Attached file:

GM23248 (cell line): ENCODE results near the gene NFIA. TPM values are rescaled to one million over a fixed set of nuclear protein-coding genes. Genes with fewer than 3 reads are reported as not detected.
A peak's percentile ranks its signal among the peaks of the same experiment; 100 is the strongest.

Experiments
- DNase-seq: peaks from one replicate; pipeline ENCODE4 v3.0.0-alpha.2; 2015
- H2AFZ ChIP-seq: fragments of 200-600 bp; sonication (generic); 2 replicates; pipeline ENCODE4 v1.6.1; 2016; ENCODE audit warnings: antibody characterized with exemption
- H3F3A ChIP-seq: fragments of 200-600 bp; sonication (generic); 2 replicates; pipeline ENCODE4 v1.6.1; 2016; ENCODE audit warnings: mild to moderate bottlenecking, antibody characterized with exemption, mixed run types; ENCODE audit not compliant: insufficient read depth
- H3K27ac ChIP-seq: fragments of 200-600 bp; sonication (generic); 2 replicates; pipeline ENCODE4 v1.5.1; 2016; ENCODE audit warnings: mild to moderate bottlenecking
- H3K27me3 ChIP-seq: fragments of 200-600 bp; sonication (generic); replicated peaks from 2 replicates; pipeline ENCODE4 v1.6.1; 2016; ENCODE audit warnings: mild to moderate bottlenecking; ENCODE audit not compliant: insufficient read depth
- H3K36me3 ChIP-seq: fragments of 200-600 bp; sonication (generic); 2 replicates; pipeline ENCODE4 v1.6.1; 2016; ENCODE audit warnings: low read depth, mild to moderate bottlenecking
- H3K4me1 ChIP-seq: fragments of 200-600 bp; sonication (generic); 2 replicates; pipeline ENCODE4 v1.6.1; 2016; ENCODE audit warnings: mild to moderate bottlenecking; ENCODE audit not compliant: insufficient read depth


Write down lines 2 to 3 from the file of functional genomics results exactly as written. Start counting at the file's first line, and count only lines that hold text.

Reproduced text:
A peak's percentile ranks its signal among the peaks of the same experiment; 100 is the strongest.

Experiments